What’s the Difference Between a Wart and a Corn?
Warts are small growths on your skin. They may appear anywhere from white to pinkish in color. There are many types of warts including: ringworm, hirsutism, erythema multiforme (reddening), pruritus, lichen planus (rusting), pinworms, acne vulgaris, psoriasis and others.
Corn is a common name given to several species of flowering plants. These include the sweetcorn, kern, acorn and other varieties. They all have similar appearance with some having yellow flowers while others have red or purple ones.
The term “warty” comes from the Latin word “verrucio”, which means wrinkle or wrinkled skin. However, it was originally used to refer to a type of fungus that grows on human skin called dermatophytes. Today, it refers to any growth of fungi on the skin.
A wart is a raised bump or sore on the surface of the body caused by a virus, bacteria or parasitic infection. A wart usually appears within two weeks after contact with an infected person. Warts are not contagious; they do not spread disease.
Warts grow slowly over time and can affect most parts of the body including the face, hands, feet and genitals. They are small but can be unsightly.
A corn is a type of fibrous growth on the skin. A corn often appears as a hard and thick skin growth with a narrow base. They are typically dark in color, ranging between black, blue, purple and yellow. While they may vary in size from a pinhead to more than an inch in diameter, most corns are the size of a grain of rice.
A corn usually develops as a result of friction, pressure or rubbing on the skin. They can be itchy but not painful. The causes of corns are typically divided into two groups: primary and secondary.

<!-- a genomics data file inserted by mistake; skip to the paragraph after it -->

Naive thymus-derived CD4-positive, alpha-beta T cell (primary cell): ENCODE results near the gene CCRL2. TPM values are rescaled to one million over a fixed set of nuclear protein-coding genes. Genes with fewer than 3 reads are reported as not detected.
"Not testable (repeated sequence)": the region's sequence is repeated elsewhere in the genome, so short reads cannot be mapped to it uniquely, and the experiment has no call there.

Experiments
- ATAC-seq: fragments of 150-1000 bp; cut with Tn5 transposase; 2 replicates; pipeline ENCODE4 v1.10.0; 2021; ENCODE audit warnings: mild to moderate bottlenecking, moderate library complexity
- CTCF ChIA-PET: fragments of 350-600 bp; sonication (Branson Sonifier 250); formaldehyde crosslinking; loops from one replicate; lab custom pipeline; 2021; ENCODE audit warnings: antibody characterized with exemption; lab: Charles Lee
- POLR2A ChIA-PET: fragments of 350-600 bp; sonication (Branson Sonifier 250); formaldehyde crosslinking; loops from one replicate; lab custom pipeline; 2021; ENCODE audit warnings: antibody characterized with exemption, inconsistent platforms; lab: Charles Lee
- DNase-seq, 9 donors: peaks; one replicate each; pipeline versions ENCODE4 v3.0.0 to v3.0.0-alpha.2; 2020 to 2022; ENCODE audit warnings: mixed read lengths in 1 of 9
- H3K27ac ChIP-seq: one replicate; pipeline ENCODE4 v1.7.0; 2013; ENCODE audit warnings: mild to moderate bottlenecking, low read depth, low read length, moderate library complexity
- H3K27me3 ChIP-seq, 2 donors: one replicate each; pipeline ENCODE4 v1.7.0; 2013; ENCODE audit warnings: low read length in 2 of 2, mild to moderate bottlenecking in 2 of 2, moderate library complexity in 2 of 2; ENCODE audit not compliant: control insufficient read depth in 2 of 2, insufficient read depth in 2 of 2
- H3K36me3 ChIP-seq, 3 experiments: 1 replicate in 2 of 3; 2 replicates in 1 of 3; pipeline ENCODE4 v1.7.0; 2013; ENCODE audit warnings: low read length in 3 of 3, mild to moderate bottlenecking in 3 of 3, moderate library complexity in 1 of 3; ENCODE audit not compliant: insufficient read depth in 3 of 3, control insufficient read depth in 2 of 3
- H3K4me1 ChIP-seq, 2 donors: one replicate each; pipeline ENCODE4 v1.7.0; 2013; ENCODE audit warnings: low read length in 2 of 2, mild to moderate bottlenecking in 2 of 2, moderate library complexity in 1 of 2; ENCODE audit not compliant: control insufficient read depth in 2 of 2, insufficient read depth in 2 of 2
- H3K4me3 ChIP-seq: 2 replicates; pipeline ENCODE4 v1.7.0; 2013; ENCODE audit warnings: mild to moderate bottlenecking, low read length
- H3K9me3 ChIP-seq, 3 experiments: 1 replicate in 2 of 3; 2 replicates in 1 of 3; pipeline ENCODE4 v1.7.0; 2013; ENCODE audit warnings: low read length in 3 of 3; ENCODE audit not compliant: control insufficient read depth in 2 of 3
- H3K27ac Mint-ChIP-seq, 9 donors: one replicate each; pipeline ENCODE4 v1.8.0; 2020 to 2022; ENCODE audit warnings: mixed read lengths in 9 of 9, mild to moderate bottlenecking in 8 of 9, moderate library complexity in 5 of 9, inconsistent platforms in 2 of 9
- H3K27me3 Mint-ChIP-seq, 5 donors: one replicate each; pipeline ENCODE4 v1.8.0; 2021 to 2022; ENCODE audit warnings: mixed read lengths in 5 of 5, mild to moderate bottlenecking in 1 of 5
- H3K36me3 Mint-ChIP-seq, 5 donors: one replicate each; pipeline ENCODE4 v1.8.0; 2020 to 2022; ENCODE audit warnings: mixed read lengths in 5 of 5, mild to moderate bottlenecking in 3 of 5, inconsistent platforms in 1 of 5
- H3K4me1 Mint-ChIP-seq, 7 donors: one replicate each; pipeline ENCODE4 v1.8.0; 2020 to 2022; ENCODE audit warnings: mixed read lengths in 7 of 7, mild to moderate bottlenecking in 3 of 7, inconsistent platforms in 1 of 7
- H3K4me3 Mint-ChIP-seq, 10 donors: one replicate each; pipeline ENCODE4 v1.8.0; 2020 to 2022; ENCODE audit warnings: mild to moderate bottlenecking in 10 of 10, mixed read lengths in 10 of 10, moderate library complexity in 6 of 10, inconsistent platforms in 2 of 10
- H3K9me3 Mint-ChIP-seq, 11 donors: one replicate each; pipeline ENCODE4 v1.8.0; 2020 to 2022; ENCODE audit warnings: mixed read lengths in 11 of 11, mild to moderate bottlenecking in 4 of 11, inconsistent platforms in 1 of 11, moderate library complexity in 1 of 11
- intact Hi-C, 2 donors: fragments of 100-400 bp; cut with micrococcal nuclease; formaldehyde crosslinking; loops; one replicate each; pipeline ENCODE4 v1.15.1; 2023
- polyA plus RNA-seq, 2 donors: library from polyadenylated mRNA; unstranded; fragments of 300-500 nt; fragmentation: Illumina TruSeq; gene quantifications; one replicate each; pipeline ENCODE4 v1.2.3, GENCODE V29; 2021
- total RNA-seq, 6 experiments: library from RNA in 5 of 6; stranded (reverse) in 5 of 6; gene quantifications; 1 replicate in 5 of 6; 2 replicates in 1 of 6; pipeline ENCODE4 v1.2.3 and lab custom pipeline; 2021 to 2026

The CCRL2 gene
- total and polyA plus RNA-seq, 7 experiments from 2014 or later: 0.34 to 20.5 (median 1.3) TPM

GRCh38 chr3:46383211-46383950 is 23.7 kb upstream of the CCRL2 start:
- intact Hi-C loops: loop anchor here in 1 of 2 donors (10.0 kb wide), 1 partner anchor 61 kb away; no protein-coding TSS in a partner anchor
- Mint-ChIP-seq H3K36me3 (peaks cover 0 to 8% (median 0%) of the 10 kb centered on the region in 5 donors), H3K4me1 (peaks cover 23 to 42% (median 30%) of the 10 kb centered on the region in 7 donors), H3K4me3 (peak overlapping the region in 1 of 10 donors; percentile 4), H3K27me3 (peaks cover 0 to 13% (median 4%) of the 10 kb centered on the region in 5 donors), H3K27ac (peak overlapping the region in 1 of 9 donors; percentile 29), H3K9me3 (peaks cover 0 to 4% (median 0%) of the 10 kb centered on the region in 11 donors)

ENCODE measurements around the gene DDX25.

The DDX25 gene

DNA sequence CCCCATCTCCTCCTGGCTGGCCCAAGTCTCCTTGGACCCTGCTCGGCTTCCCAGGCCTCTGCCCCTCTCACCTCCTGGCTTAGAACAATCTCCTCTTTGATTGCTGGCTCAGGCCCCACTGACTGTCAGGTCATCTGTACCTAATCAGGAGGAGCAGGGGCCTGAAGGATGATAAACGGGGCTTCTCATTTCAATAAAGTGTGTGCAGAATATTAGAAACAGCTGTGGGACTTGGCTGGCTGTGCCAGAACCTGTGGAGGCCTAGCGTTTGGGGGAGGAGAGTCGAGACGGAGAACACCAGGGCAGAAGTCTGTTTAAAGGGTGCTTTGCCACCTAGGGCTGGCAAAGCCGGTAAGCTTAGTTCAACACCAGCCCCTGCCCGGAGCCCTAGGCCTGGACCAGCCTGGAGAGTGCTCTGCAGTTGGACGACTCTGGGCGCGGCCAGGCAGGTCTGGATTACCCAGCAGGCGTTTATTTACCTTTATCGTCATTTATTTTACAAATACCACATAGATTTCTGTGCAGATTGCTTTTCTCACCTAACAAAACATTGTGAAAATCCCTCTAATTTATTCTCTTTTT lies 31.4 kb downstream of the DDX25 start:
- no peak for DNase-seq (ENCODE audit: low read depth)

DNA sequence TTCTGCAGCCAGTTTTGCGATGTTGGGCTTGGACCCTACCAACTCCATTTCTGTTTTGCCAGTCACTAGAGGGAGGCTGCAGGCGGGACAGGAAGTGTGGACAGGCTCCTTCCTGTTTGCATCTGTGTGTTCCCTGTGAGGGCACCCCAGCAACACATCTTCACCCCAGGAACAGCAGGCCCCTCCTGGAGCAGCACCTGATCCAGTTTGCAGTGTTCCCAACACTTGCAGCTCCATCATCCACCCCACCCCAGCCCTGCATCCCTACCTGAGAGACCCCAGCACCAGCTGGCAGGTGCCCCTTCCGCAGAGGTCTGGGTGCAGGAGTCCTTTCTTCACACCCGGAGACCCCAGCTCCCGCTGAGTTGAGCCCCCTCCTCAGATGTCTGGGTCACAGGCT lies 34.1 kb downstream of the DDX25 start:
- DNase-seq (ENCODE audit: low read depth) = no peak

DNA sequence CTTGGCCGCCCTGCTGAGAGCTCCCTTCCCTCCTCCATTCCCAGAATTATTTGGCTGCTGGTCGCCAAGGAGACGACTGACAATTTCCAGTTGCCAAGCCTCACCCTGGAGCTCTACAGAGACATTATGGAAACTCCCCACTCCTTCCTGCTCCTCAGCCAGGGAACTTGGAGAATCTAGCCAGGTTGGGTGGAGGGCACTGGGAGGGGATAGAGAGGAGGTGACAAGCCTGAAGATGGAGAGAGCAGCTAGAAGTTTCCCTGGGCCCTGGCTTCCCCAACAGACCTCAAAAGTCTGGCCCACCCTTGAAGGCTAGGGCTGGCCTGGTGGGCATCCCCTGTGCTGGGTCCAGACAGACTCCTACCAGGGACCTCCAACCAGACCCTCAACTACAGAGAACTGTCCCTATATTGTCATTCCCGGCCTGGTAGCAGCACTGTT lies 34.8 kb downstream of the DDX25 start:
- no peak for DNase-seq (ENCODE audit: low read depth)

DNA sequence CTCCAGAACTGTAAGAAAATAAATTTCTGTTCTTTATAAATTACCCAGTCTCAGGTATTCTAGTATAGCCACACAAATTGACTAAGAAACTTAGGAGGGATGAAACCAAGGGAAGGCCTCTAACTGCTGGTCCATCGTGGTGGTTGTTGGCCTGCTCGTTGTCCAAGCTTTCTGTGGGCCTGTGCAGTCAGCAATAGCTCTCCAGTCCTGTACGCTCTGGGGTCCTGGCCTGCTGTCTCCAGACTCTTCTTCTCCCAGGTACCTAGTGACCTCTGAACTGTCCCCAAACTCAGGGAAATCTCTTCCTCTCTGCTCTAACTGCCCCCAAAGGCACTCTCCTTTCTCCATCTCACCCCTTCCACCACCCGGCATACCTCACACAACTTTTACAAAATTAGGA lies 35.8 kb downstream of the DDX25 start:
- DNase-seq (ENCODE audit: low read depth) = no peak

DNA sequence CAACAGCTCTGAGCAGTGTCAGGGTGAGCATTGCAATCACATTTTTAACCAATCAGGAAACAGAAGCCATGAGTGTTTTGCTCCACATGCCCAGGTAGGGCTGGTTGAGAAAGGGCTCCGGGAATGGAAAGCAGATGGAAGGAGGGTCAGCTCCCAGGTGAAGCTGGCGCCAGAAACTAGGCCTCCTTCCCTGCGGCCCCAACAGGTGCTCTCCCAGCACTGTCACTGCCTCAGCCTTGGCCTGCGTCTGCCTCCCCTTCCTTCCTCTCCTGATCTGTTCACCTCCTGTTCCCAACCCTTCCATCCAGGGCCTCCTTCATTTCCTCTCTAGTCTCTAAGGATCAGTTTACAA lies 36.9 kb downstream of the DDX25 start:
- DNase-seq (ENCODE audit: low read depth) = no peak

In the first group, you have genetic factors, hormonal imbalance or underlying skin conditions like dermatitis or eczema. In the second group, you have external causes like ill-fitting socks or shoes, environmental factors or even tight clothing that rubs against your skin.
A corn is different from a callus in that it is much harder and more compact. It also does not blanch (turn white) when pressure is applied to it.
Most warts and corns can be easily treated at home. However, you should see your doctor if they do not respond to over-the-counter products or if they are in an area that is difficult to reach.
Knowledge is power!
Warts and corns can be a major pain, literally. Warts are usually nothing to worry about. They are relatively harmless, can easily spread and are incredibly common. They do not require medical treatment since they will usually go away on their own after one to two years.
However, warts can be unsightly and embarrassing so many choose to treat them using over-the-counter products or at-home remedies. These can be very effective but you might need to try a few different products or procedures before you find one that works for you.
Corns are more serious because they can lead to pain and permanent damage to the skin if they are not treated right away. Unlike warts, corns are not caused by a virus or infection; they are caused by external agents like pressure, friction or heat. While they are not life-threatening, they can be incredibly painful and even restrict mobility if severe enough. If you have a corn, it is best to consult a doctor for proper treatment.
Common myths about warts and corns!
Here are some common myths about warts and corns that you may have heard before:
Myth: You can catch warts from using the same tools, towels or washcloths as someone who has them.
Fact: Most of the time, you can’t. Warts are caused by a virus that is spread from person to person. However, most viruses need a suitable “host” to which they can attach themselves and infect. Using the same towels or other everyday tools as someone who has a wart will not expose you to the virus because these items do not contain the proteins that the virus attaches itself to.
In fact, you are more likely to catch a wart from walking barefoot in the garden or swimming than using the same clothes as someone who has them because your feet are in direct contact with the grass or water that contains the virus.